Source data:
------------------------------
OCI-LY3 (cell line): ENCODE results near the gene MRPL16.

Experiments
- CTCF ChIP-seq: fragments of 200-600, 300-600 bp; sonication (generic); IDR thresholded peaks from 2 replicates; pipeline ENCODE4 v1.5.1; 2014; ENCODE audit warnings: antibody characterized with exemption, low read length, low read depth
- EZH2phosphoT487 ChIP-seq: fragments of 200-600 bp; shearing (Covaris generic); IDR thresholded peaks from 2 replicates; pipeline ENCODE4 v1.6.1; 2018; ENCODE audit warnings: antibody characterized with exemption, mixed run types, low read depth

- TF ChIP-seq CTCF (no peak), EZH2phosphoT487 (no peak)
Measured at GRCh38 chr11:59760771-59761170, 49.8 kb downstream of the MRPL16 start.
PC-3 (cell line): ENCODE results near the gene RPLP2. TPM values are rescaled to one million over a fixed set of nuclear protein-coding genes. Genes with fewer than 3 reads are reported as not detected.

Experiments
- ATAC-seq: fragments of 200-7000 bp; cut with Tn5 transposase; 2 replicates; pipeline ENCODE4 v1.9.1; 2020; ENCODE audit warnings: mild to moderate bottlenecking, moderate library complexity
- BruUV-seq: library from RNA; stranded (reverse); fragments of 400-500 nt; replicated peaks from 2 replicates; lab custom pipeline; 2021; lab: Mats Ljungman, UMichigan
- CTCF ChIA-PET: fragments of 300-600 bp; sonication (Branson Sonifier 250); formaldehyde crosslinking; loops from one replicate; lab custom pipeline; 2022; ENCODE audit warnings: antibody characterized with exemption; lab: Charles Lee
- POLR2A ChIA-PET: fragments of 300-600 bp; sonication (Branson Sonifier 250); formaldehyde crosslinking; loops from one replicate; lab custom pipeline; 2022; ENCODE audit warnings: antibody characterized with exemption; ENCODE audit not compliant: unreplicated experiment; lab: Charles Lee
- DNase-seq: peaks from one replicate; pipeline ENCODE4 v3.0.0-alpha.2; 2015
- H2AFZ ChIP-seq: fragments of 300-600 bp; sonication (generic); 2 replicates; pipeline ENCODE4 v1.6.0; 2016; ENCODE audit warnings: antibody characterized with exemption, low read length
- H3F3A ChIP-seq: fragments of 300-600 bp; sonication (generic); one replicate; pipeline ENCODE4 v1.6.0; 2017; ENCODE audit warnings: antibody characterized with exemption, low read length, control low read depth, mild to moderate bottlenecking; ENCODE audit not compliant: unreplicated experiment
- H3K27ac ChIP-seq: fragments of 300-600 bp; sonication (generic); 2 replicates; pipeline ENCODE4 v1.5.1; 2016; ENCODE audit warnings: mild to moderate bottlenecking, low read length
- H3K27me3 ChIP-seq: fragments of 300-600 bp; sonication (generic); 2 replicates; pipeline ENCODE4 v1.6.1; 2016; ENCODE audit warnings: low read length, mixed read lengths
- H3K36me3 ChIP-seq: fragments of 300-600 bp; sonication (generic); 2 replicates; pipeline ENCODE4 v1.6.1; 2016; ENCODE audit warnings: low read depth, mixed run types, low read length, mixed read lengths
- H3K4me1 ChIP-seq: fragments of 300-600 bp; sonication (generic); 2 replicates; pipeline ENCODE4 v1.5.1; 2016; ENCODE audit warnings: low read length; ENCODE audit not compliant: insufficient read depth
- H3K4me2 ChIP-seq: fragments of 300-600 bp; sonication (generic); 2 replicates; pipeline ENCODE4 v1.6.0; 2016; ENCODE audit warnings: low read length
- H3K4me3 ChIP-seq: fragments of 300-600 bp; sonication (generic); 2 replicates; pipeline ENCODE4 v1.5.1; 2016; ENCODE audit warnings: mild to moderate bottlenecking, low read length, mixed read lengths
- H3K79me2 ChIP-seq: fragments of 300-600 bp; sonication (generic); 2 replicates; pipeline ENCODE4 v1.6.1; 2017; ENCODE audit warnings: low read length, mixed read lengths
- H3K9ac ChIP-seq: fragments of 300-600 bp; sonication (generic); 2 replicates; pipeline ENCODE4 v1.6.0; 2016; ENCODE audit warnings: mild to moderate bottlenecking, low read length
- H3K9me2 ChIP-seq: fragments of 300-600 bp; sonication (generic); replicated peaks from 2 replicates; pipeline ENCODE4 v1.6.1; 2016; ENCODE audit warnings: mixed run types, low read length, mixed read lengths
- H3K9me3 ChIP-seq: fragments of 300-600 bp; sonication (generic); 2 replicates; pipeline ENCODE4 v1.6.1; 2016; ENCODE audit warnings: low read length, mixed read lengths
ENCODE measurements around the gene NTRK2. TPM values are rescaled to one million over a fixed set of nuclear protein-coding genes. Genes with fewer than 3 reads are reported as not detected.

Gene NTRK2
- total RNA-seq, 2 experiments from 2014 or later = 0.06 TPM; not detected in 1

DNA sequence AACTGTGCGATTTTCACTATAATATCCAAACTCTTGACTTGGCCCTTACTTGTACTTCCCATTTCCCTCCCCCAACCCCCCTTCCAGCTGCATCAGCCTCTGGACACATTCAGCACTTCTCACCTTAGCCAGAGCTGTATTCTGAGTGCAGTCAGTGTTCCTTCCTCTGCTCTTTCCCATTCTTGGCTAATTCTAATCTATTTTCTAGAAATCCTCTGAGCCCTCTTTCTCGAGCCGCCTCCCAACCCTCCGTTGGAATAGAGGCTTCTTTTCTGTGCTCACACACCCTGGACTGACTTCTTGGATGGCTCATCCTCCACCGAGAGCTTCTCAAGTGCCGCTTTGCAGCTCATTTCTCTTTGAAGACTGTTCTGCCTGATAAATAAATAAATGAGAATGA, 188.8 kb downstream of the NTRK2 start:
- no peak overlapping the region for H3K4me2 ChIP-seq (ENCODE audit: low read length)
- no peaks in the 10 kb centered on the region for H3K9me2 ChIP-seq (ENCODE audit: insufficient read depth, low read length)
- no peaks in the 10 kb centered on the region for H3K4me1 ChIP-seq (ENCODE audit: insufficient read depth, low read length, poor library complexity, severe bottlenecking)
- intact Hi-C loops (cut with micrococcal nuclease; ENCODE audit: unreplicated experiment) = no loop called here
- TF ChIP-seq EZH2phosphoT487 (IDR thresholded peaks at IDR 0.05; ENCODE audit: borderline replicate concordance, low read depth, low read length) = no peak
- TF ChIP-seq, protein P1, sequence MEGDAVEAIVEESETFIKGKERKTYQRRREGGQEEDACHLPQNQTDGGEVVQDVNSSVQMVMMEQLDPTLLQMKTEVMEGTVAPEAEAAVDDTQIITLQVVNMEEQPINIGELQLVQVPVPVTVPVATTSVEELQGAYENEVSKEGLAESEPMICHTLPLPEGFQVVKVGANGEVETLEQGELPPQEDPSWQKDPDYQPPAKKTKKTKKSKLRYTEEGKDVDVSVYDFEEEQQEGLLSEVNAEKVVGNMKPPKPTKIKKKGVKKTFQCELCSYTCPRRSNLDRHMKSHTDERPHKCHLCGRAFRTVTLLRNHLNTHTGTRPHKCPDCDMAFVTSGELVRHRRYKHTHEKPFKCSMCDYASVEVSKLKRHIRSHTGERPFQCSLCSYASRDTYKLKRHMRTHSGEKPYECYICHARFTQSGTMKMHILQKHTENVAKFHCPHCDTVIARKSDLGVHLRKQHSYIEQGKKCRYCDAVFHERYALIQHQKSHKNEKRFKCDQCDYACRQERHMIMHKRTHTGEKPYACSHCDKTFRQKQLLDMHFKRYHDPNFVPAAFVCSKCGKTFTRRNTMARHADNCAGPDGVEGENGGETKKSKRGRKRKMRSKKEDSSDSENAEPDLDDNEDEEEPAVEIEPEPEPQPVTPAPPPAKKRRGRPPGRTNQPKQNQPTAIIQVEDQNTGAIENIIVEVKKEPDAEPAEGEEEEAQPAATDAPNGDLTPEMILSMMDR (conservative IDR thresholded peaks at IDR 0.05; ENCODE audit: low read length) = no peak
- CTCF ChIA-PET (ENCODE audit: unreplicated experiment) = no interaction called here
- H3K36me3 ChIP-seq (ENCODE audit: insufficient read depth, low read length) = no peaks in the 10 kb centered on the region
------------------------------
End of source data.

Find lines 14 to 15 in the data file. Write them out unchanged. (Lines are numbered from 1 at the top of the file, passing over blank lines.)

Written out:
- H2AFZ ChIP-seq: fragments of 300-600 bp; sonication (generic); 2 replicates; pipeline ENCODE4 v1.6.0; 2016; ENCODE audit warnings: antibody characterized with exemption, low read length
- H3F3A ChIP-seq: fragments of 300-600 bp; sonication (generic); one replicate; pipeline ENCODE4 v1.6.0; 2017; ENCODE audit warnings: antibody characterized with exemption, low read length, control low read depth, mild to moderate bottlenecking; ENCODE audit not compliant: unreplicated experiment